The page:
Strong Partners

The Cologne Graduate School of Ageing Research (CGA) in Germany is a joint venture of the University of Cologne Excellence Cluster on Stress Responses in Ageing-Associated Diseases (CECAD), the University Hospital Cologne, the Max Planck Institute for Biology of Ageing, the Max Planck Institute for Metabolism Research and the Center of Advanced European Studies and Research (caesar). Their close proximity maximizes opportunities for interaction and collaboration. The Cologne/Bonn area has emerged as a leading global research centre with a stellar constellation of institutes and scientists dedicated to ageing research in Life Sciences.

MPI for Biology of Ageing

Deciphering the mystery of ageing
Why do organisms age? How can we influence our life span? The overall goal of our research is to uncover the basic causes and processes of ageing. We also strive to understand the nature of longevity and age-related diseases. To do so, we aim to gain fundamental insights into the underlying molecular, physiological and evolutionary mechanisms. At the same time we investigate how the ageing process might be ameliorated with the longterm goal of increasing human health during ageing.
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CECAD

Ageing – an unfavorable aspect of life?
The aim of the Cologne Cluster of Excellence in Cellular Stress Responses in Ageing-Associated Diseases is to understand the molecular mechanisms underlying the ageing process and thereby enable new therapies for ageing-associated diseases such as cancer, diabetes and neurodegenerative disorders to be developed. CECAD's interdisciplinary approach will reveal cross-over points between traditional research areas, and should help to identify common underlying causes for age-related diseases.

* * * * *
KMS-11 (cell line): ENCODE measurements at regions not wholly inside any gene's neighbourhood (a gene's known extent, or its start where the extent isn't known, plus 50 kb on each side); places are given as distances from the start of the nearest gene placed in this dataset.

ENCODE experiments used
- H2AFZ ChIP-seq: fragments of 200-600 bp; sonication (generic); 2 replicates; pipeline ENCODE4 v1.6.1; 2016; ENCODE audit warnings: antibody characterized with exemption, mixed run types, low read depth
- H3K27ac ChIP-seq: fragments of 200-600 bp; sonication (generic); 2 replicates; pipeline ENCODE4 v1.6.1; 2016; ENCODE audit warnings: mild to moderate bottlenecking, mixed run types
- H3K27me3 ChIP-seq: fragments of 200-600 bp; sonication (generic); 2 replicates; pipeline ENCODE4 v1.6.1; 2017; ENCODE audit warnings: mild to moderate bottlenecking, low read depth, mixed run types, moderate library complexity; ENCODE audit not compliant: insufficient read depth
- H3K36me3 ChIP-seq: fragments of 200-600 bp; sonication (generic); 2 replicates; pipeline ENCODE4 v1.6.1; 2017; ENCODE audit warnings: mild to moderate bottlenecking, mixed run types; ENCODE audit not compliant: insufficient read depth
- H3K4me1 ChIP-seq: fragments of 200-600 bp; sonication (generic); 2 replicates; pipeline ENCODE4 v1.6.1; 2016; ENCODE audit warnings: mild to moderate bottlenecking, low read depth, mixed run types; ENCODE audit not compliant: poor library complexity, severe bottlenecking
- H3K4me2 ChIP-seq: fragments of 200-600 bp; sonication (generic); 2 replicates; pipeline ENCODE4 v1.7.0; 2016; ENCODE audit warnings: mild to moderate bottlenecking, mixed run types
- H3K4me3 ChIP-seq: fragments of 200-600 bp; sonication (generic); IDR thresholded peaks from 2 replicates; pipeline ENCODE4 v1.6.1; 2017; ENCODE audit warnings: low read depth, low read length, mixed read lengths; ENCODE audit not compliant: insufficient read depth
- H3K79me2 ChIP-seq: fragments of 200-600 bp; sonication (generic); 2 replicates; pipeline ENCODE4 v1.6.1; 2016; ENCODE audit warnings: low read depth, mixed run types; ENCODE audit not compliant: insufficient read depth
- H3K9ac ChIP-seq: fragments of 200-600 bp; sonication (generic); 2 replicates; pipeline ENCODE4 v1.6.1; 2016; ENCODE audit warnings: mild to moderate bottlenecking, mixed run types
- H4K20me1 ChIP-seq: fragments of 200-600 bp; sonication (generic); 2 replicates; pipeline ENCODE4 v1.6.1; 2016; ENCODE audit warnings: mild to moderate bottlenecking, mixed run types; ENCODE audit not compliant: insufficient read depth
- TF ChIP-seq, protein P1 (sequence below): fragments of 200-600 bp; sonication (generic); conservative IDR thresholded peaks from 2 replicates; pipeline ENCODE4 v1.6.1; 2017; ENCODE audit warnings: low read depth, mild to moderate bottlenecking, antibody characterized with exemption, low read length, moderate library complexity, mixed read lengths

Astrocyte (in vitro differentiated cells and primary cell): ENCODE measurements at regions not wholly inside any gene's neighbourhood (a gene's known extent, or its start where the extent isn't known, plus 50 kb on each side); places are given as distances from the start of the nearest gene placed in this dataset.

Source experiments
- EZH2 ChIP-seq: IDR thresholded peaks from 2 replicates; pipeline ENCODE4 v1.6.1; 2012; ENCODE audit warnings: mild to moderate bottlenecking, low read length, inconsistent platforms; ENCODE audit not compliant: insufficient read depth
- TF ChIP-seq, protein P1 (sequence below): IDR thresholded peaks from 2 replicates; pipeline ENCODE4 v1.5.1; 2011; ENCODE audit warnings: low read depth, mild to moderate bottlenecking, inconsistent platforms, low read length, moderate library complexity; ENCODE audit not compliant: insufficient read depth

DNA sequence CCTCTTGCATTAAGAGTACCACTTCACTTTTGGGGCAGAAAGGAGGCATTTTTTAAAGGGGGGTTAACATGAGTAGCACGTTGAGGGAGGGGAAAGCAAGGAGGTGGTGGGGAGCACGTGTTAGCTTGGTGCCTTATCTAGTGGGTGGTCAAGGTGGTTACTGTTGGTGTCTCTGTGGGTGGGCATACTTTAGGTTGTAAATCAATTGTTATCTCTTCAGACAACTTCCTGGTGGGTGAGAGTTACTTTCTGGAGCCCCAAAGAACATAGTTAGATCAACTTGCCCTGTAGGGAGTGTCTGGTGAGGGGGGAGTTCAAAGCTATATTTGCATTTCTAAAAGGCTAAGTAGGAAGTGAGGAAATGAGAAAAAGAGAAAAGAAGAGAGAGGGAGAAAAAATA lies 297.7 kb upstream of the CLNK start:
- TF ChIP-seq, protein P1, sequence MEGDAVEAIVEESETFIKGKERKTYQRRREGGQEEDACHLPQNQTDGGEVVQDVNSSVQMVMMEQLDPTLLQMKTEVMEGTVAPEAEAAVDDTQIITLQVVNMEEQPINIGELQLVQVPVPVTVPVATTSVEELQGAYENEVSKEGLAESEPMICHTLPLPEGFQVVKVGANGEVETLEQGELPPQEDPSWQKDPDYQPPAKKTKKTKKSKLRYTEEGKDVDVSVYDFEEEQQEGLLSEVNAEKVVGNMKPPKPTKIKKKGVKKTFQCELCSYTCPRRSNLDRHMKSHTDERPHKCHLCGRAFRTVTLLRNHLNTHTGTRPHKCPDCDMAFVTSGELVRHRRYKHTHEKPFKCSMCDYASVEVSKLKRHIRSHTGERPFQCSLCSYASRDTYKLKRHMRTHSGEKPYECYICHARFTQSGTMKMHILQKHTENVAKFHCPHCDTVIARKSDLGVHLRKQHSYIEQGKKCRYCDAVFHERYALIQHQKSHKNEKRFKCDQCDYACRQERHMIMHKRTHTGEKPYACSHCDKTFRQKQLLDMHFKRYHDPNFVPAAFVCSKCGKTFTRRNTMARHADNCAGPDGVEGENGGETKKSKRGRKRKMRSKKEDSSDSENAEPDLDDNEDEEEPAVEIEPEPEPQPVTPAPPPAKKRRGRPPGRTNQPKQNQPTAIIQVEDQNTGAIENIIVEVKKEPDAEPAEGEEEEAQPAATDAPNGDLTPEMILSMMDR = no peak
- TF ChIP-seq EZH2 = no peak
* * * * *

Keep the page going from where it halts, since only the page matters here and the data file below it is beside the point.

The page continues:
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MPI for Metabolism Research

The brain analyses nutrient-related and hormonal signals of the body periphery and controls not only the intake of energy but also coordinately regulates peripheral glucose metabolism. This central nervous control is complex and until now not fully understood. Research at the Max Planck Institute for Metabolism Research (formerly: Max Planck Institute for Neurological Research) is dedicated to deciphering these most intricate neuro-circuits. The researchers use modern technologies of neurocircuitry mapping in transgenic mice (optogenetics, DREADD) as well as multimodal and molecular imaging to describe the basics of intact but also abnormal metabolic regulation. Once neuronal signaling pathways of metabolism are completely understood not only in model organisms, but also in healthy people and patients, new molecular therapies for diseases such as type 2 diabetes and obesity may be developed in the long run.
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